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.Neo

Thanks for proving my point.

You're very welcome. Would you like to go over other obvious button functions as well? Like the "Quote" button is there to?

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javagreen

You're very welcome. Would you like to go over other obvious button functions as well? Like the "Quote" button is there to?

No, thank you - I figured that one out by myself. And I see what you did there.

Look, I just looked back and I realize I probably came off as too aggressive in my original post (quoting you) but that's only because I'm terribly sick and tired of reading trollish posts by people like you who post their opinions as facts. You're not an Mac user, are you? Just wondering, because (some) Mac users are known to have trollish behaviour embedded in their genes. It's hard to distinguish sometimes, between who's a troll and who's not these days.

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ToneKnee

Sorry, I like Windows and Linux equally, though, for different reasons and uses. Linux is indeed a complete mess.

  • You have different package managers.
  • Different type of distros
  • More distros based on those distros.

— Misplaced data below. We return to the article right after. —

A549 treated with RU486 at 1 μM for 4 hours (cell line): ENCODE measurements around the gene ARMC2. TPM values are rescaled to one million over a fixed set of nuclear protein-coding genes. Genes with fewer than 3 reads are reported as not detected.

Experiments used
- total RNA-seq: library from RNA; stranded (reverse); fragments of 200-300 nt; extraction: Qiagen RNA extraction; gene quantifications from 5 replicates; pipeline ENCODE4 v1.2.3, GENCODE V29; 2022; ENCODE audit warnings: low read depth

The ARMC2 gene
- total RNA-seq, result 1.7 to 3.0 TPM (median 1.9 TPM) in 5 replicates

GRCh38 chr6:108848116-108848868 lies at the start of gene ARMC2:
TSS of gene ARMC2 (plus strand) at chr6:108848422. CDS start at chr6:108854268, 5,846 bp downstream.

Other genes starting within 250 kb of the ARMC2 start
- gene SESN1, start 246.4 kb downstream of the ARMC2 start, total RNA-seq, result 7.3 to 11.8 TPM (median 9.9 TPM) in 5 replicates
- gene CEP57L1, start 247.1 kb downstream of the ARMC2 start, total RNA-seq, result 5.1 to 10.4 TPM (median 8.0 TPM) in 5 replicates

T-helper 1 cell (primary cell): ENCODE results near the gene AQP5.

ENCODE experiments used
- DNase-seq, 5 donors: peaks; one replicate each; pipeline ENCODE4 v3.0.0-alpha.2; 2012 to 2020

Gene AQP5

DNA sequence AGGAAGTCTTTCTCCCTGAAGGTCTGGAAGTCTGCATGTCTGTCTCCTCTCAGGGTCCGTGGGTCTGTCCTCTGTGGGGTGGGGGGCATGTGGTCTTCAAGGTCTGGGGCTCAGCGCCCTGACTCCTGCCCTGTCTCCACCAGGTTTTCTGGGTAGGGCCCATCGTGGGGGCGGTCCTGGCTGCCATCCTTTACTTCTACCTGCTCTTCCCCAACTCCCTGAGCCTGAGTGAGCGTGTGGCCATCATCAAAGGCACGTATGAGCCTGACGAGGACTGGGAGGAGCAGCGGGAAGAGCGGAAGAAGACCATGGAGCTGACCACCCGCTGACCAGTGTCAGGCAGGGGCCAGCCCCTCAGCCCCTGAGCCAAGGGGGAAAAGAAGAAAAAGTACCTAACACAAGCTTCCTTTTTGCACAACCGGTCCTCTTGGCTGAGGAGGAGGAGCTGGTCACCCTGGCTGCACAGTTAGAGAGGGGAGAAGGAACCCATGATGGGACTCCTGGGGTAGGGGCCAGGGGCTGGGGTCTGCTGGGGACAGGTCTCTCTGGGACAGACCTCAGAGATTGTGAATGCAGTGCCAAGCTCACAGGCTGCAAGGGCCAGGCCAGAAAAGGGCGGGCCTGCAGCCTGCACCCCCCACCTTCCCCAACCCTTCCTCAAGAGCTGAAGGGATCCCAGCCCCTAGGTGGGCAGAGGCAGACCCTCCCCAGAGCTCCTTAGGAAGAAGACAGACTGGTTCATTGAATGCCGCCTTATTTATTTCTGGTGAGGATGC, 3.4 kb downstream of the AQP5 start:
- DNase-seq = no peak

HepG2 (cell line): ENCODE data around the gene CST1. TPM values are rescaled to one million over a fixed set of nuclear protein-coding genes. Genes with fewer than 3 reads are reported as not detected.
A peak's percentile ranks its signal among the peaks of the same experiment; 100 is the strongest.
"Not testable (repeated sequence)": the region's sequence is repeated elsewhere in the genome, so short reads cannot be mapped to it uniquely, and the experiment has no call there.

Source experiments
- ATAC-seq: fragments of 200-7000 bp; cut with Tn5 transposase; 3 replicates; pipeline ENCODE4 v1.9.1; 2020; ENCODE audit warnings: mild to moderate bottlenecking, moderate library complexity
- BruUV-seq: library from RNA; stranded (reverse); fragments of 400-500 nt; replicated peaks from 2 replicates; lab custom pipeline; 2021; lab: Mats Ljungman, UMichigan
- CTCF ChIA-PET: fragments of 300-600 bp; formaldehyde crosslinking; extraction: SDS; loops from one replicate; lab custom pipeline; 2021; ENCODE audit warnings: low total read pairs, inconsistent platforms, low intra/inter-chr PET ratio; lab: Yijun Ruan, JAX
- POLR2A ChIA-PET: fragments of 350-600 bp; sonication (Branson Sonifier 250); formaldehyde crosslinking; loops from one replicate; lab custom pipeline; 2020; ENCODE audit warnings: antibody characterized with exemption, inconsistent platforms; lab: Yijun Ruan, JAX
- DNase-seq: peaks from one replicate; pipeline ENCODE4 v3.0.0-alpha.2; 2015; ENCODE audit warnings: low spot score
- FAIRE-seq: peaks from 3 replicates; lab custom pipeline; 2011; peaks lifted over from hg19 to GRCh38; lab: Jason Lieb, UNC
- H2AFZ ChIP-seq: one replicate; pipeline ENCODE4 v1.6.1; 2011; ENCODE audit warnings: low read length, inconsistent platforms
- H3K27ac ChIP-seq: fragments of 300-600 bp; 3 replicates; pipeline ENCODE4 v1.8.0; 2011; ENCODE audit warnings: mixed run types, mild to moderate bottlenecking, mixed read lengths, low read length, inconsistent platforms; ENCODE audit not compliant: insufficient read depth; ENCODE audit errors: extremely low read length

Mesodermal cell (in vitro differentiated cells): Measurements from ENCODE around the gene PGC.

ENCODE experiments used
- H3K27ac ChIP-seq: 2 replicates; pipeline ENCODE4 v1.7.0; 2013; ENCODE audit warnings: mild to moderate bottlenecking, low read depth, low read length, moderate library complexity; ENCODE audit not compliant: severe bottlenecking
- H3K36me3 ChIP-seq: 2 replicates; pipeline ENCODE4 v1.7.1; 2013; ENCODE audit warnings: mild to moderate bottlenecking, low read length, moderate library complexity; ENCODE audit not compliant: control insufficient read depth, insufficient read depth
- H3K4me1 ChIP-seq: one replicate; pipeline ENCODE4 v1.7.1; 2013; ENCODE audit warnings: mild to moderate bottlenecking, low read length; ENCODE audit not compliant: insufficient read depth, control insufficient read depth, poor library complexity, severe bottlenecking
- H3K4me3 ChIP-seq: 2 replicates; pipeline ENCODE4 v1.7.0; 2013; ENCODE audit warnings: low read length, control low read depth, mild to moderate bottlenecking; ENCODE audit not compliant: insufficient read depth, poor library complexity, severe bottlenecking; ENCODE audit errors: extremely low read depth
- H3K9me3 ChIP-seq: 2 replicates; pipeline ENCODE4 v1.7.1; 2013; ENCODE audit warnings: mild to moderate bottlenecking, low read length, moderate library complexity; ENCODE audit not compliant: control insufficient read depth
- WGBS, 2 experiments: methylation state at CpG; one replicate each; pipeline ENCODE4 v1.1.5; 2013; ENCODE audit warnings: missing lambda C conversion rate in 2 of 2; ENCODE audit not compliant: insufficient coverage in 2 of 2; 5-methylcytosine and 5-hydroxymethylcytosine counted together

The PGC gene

• Different kernels
  • Different release cycles
  • Different licences
  • Different desktop environments with different versions

The problem is that there is too many of everything and no consistency. On reddit today, I made a comment that even the minor things like default wallpaper (which is absolutely horrid, 1998 style which looks like a 5 year old did it) are not nice to the end user.

Linux has problems with the small and big things. The last I can remember from not long ago that Linux has 2% of the desktop market (maybe a little more now). For a market (and lets not include the server market has that is more consistent) that has 2% of the global market, you are too far spread out with enough mess and issues that you cannot be taken serious.

Microsoft is having a hard time as of late with it's new Windows 8 OS which the metro changes. This is an operating system that hasn't even been released to the general public and yet we nearly have enough hate to topple Windows Vista and Windows Me over in the amount of issues people have with it. (I'm happy with it btw). But it goes to show that if you change or remove things then you'll have people walking away.